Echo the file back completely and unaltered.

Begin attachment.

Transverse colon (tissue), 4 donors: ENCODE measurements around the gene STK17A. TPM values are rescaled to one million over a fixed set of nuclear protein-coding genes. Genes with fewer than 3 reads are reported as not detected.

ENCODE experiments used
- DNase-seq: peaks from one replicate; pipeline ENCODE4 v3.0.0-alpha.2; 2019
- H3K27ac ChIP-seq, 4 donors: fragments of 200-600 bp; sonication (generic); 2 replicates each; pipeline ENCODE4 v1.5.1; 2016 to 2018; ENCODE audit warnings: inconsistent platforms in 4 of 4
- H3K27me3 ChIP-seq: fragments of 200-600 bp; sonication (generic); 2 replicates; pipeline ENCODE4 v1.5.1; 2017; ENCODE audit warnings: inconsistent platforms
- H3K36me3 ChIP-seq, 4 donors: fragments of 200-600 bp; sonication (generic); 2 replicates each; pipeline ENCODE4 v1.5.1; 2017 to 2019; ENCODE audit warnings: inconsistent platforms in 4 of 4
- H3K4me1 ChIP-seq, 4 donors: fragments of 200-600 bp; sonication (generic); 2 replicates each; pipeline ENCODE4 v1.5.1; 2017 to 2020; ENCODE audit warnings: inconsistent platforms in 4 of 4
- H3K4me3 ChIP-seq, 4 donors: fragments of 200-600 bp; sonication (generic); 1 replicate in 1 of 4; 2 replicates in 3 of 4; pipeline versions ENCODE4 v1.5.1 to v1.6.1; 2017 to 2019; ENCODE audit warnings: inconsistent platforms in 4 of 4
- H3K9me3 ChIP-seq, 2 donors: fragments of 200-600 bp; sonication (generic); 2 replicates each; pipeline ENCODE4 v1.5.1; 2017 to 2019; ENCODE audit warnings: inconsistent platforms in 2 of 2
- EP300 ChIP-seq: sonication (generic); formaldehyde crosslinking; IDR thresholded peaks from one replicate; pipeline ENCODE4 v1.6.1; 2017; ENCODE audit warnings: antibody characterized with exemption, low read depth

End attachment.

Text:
Transverse colon (tissue), 4 donors: ENCODE measurements around the gene STK17A. TPM values are rescaled to one million over a fixed set of nuclear protein-coding genes. Genes with fewer than 3 reads are reported as not detected.

ENCODE experiments used
- DNase-seq: peaks from one replicate; pipeline ENCODE4 v3.0.0-alpha.2; 2019
- H3K27ac ChIP-seq, 4 donors: fragments of 200-600 bp; sonication (generic); 2 replicates each; pipeline ENCODE4 v1.5.1; 2016 to 2018; ENCODE audit warnings: inconsistent platforms in 4 of 4
- H3K27me3 ChIP-seq: fragments of 200-600 bp; sonication (generic); 2 replicates; pipeline ENCODE4 v1.5.1; 2017; ENCODE audit warnings: inconsistent platforms
- H3K36me3 ChIP-seq, 4 donors: fragments of 200-600 bp; sonication (generic); 2 replicates each; pipeline ENCODE4 v1.5.1; 2017 to 2019; ENCODE audit warnings: inconsistent platforms in 4 of 4
- H3K4me1 ChIP-seq, 4 donors: fragments of 200-600 bp; sonication (generic); 2 replicates each; pipeline ENCODE4 v1.5.1; 2017 to 2020; ENCODE audit warnings: inconsistent platforms in 4 of 4
- H3K4me3 ChIP-seq, 4 donors: fragments of 200-600 bp; sonication (generic); 1 replicate in 1 of 4; 2 replicates in 3 of 4; pipeline versions ENCODE4 v1.5.1 to v1.6.1; 2017 to 2019; ENCODE audit warnings: inconsistent platforms in 4 of 4
- H3K9me3 ChIP-seq, 2 donors: fragments of 200-600 bp; sonication (generic); 2 replicates each; pipeline ENCODE4 v1.5.1; 2017 to 2019; ENCODE audit warnings: inconsistent platforms in 2 of 2
- EP300 ChIP-seq: sonication (generic); formaldehyde crosslinking; IDR thresholded peaks from one replicate; pipeline ENCODE4 v1.6.1; 2017; ENCODE audit warnings: antibody characterized with exemption, low read depth